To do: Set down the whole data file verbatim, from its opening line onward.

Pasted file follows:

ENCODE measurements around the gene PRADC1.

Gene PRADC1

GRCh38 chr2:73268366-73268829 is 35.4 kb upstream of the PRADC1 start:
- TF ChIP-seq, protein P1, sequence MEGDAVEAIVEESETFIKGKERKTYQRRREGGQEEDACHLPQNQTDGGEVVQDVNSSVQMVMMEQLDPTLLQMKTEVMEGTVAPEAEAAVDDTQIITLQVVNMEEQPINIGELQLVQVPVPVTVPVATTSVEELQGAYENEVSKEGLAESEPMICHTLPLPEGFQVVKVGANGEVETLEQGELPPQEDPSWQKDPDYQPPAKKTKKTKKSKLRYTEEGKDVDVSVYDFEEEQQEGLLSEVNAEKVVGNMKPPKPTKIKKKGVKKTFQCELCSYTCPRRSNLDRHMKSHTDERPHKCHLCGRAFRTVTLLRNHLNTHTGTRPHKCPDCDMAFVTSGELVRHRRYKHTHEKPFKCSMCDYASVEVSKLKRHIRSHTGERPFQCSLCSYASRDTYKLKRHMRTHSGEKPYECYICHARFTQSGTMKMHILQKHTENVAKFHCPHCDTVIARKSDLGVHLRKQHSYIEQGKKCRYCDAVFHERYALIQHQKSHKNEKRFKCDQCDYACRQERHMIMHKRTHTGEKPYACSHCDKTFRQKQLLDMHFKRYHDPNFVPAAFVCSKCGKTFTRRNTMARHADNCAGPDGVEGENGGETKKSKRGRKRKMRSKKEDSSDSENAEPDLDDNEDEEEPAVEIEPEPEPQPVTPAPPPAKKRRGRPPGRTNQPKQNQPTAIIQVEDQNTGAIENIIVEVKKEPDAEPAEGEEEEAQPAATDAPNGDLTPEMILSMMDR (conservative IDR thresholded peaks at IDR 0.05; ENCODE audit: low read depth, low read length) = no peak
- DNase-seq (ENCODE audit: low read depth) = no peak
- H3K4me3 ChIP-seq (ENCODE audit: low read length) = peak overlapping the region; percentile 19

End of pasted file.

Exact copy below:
ENCODE measurements around the gene PRADC1.

Gene PRADC1

GRCh38 chr2:73268366-73268829 is 35.4 kb upstream of the PRADC1 start:
- TF ChIP-seq, protein P1, sequence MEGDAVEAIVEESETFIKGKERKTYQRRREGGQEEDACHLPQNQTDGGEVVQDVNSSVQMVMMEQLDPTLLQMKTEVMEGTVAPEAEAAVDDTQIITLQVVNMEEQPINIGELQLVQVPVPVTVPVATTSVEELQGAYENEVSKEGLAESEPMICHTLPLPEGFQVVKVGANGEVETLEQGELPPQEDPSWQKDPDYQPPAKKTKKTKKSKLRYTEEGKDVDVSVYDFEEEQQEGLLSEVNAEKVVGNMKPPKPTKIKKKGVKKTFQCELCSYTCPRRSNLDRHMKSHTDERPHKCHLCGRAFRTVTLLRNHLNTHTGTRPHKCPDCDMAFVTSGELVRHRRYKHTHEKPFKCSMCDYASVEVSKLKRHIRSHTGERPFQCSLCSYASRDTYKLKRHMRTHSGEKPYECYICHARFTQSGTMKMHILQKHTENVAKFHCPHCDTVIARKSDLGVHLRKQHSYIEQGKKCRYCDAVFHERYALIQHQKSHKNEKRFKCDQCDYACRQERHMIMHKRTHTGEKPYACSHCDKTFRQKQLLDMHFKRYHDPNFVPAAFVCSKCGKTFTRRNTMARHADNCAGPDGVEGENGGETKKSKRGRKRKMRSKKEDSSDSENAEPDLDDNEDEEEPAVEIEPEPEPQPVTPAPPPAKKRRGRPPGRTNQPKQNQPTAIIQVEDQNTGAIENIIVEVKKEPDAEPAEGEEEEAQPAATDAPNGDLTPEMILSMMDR (conservative IDR thresholded peaks at IDR 0.05; ENCODE audit: low read depth, low read length) = no peak
- DNase-seq (ENCODE audit: low read depth) = no peak
- H3K4me3 ChIP-seq (ENCODE audit: low read length) = peak overlapping the region; percentile 19